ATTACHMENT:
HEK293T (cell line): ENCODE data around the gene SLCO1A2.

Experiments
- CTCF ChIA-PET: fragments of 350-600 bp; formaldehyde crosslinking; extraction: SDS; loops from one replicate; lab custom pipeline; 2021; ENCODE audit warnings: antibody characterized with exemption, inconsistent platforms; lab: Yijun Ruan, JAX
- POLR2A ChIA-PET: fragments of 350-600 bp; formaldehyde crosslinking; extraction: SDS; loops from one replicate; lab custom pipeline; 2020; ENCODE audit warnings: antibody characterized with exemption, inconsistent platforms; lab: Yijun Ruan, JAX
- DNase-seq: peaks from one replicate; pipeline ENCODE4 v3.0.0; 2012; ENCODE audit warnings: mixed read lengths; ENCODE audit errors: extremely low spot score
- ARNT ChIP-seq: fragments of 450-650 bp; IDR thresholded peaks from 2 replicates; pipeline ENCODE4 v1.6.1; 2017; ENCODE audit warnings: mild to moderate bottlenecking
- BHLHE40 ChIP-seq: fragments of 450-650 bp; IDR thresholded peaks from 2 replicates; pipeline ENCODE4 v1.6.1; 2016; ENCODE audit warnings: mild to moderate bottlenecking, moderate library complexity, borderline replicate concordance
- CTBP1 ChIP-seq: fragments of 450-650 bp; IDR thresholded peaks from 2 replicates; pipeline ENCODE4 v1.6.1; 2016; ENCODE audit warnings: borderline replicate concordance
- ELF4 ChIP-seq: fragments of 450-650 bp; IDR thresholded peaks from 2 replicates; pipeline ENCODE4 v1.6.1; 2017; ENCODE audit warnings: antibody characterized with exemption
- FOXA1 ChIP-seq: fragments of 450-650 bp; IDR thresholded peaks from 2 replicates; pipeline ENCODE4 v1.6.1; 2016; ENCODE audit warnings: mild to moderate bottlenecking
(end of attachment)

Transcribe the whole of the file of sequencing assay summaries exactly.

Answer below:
HEK293T (cell line): ENCODE data around the gene SLCO1A2.

Experiments
- CTCF ChIA-PET: fragments of 350-600 bp; formaldehyde crosslinking; extraction: SDS; loops from one replicate; lab custom pipeline; 2021; ENCODE audit warnings: antibody characterized with exemption, inconsistent platforms; lab: Yijun Ruan, JAX
- POLR2A ChIA-PET: fragments of 350-600 bp; formaldehyde crosslinking; extraction: SDS; loops from one replicate; lab custom pipeline; 2020; ENCODE audit warnings: antibody characterized with exemption, inconsistent platforms; lab: Yijun Ruan, JAX
- DNase-seq: peaks from one replicate; pipeline ENCODE4 v3.0.0; 2012; ENCODE audit warnings: mixed read lengths; ENCODE audit errors: extremely low spot score
- ARNT ChIP-seq: fragments of 450-650 bp; IDR thresholded peaks from 2 replicates; pipeline ENCODE4 v1.6.1; 2017; ENCODE audit warnings: mild to moderate bottlenecking
- BHLHE40 ChIP-seq: fragments of 450-650 bp; IDR thresholded peaks from 2 replicates; pipeline ENCODE4 v1.6.1; 2016; ENCODE audit warnings: mild to moderate bottlenecking, moderate library complexity, borderline replicate concordance
- CTBP1 ChIP-seq: fragments of 450-650 bp; IDR thresholded peaks from 2 replicates; pipeline ENCODE4 v1.6.1; 2016; ENCODE audit warnings: borderline replicate concordance
- ELF4 ChIP-seq: fragments of 450-650 bp; IDR thresholded peaks from 2 replicates; pipeline ENCODE4 v1.6.1; 2017; ENCODE audit warnings: antibody characterized with exemption
- FOXA1 ChIP-seq: fragments of 450-650 bp; IDR thresholded peaks from 2 replicates; pipeline ENCODE4 v1.6.1; 2016; ENCODE audit warnings: mild to moderate bottlenecking